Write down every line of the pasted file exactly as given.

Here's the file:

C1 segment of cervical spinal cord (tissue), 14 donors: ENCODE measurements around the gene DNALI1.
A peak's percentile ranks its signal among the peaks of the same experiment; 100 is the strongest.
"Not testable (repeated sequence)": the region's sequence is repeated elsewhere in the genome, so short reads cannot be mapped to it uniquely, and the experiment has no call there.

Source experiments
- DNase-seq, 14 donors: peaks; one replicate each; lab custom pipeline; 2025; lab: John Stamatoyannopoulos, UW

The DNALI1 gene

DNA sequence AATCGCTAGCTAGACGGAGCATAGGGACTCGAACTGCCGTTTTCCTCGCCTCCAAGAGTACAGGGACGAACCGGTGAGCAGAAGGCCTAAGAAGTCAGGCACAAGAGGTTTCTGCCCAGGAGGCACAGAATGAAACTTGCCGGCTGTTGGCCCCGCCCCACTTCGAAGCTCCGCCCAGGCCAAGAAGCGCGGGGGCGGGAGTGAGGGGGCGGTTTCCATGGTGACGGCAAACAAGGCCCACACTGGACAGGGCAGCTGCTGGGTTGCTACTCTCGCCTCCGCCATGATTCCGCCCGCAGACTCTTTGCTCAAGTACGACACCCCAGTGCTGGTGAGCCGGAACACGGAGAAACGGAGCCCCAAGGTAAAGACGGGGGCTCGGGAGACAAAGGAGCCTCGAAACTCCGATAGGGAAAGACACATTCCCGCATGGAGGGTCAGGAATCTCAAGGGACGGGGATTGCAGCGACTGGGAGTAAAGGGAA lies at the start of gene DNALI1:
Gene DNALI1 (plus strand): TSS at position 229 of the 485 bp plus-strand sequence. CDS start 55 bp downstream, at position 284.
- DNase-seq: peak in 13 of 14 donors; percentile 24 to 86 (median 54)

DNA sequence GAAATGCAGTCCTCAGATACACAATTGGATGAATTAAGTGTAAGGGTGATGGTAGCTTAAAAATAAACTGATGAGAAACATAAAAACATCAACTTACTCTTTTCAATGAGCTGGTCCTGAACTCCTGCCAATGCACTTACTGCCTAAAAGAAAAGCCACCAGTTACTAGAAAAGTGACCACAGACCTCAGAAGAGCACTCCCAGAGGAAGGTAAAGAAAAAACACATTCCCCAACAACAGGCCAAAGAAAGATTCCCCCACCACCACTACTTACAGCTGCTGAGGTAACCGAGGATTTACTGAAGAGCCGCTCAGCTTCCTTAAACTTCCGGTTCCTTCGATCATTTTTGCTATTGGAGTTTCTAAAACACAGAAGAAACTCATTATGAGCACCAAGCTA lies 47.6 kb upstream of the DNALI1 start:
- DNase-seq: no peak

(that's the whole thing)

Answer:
C1 segment of cervical spinal cord (tissue), 14 donors: ENCODE measurements around the gene DNALI1.
A peak's percentile ranks its signal among the peaks of the same experiment; 100 is the strongest.
"Not testable (repeated sequence)": the region's sequence is repeated elsewhere in the genome, so short reads cannot be mapped to it uniquely, and the experiment has no call there.

Source experiments
- DNase-seq, 14 donors: peaks; one replicate each; lab custom pipeline; 2025; lab: John Stamatoyannopoulos, UW

The DNALI1 gene

DNA sequence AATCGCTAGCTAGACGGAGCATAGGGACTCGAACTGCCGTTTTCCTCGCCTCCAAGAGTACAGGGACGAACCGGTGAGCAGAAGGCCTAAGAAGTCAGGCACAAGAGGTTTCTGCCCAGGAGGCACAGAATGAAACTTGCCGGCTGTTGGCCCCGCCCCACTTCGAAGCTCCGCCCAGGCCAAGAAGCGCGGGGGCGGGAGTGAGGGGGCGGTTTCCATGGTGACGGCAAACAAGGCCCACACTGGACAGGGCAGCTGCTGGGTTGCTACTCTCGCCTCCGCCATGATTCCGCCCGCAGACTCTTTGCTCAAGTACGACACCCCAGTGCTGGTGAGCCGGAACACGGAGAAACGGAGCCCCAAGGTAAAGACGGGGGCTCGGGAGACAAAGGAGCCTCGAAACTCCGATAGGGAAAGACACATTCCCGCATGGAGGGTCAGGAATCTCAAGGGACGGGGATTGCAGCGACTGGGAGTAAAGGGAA lies at the start of gene DNALI1:
Gene DNALI1 (plus strand): TSS at position 229 of the 485 bp plus-strand sequence. CDS start 55 bp downstream, at position 284.
- DNase-seq: peak in 13 of 14 donors; percentile 24 to 86 (median 54)

DNA sequence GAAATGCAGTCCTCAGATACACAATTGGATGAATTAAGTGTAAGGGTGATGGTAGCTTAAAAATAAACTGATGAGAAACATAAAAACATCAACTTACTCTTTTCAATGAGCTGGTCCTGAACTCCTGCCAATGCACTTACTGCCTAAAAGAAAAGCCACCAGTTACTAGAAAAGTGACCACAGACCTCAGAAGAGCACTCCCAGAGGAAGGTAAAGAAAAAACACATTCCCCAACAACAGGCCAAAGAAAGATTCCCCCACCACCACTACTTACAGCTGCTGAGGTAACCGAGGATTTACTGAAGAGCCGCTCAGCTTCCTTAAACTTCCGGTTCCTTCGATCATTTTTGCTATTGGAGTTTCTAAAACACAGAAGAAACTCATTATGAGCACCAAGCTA lies 47.6 kb upstream of the DNALI1 start:
- DNase-seq: no peak